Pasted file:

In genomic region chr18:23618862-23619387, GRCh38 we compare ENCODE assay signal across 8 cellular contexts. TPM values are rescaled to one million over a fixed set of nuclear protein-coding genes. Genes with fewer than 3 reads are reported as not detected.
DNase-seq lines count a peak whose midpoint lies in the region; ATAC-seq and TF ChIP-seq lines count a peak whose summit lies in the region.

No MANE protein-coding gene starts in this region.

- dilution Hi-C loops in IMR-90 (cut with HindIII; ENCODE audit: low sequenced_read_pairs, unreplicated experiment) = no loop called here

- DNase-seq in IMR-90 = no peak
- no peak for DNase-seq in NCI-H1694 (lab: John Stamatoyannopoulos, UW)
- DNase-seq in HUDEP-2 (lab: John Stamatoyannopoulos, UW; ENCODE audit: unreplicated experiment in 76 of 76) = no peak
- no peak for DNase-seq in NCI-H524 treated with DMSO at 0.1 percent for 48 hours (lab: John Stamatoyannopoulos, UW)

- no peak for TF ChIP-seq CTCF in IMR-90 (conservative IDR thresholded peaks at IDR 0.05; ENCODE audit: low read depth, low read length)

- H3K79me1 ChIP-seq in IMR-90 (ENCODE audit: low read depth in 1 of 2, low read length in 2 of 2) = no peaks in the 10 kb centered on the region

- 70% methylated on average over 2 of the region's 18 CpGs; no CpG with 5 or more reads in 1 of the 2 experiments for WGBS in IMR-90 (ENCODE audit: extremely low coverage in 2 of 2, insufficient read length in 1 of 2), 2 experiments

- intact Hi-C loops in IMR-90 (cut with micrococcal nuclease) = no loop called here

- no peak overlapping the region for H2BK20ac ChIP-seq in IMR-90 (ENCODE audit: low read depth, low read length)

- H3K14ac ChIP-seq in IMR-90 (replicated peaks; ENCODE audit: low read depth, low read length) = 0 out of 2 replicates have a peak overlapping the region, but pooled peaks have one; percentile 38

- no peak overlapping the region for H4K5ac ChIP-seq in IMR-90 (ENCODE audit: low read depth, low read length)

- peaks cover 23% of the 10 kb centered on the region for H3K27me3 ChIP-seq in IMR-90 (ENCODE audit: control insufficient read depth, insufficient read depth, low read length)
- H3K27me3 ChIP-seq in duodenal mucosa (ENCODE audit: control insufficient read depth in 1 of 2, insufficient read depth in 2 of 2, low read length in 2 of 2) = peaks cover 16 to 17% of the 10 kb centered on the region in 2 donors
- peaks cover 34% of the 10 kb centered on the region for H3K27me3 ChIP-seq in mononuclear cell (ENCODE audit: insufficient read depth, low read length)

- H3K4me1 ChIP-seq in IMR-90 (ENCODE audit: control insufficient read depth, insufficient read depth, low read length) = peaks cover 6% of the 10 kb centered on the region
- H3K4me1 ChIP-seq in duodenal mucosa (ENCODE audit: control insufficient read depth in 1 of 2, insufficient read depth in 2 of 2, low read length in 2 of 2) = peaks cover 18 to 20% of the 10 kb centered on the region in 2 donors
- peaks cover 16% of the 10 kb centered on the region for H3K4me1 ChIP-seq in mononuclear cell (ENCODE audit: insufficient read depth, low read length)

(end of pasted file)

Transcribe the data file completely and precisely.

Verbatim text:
In genomic region chr18:23618862-23619387, GRCh38 we compare ENCODE assay signal across 8 cellular contexts. TPM values are rescaled to one million over a fixed set of nuclear protein-coding genes. Genes with fewer than 3 reads are reported as not detected.
DNase-seq lines count a peak whose midpoint lies in the region; ATAC-seq and TF ChIP-seq lines count a peak whose summit lies in the region.

No MANE protein-coding gene starts in this region.

- dilution Hi-C loops in IMR-90 (cut with HindIII; ENCODE audit: low sequenced_read_pairs, unreplicated experiment) = no loop called here

- DNase-seq in IMR-90 = no peak
- no peak for DNase-seq in NCI-H1694 (lab: John Stamatoyannopoulos, UW)
- DNase-seq in HUDEP-2 (lab: John Stamatoyannopoulos, UW; ENCODE audit: unreplicated experiment in 76 of 76) = no peak
- no peak for DNase-seq in NCI-H524 treated with DMSO at 0.1 percent for 48 hours (lab: John Stamatoyannopoulos, UW)

- no peak for TF ChIP-seq CTCF in IMR-90 (conservative IDR thresholded peaks at IDR 0.05; ENCODE audit: low read depth, low read length)

- H3K79me1 ChIP-seq in IMR-90 (ENCODE audit: low read depth in 1 of 2, low read length in 2 of 2) = no peaks in the 10 kb centered on the region

- 70% methylated on average over 2 of the region's 18 CpGs; no CpG with 5 or more reads in 1 of the 2 experiments for WGBS in IMR-90 (ENCODE audit: extremely low coverage in 2 of 2, insufficient read length in 1 of 2), 2 experiments

- intact Hi-C loops in IMR-90 (cut with micrococcal nuclease) = no loop called here

- no peak overlapping the region for H2BK20ac ChIP-seq in IMR-90 (ENCODE audit: low read depth, low read length)

- H3K14ac ChIP-seq in IMR-90 (replicated peaks; ENCODE audit: low read depth, low read length) = 0 out of 2 replicates have a peak overlapping the region, but pooled peaks have one; percentile 38

- no peak overlapping the region for H4K5ac ChIP-seq in IMR-90 (ENCODE audit: low read depth, low read length)

- peaks cover 23% of the 10 kb centered on the region for H3K27me3 ChIP-seq in IMR-90 (ENCODE audit: control insufficient read depth, insufficient read depth, low read length)
- H3K27me3 ChIP-seq in duodenal mucosa (ENCODE audit: control insufficient read depth in 1 of 2, insufficient read depth in 2 of 2, low read length in 2 of 2) = peaks cover 16 to 17% of the 10 kb centered on the region in 2 donors
- peaks cover 34% of the 10 kb centered on the region for H3K27me3 ChIP-seq in mononuclear cell (ENCODE audit: insufficient read depth, low read length)

- H3K4me1 ChIP-seq in IMR-90 (ENCODE audit: control insufficient read depth, insufficient read depth, low read length) = peaks cover 6% of the 10 kb centered on the region
- H3K4me1 ChIP-seq in duodenal mucosa (ENCODE audit: control insufficient read depth in 1 of 2, insufficient read depth in 2 of 2, low read length in 2 of 2) = peaks cover 18 to 20% of the 10 kb centered on the region in 2 donors
- peaks cover 16% of the 10 kb centered on the region for H3K4me1 ChIP-seq in mononuclear cell (ENCODE audit: insufficient read depth, low read length)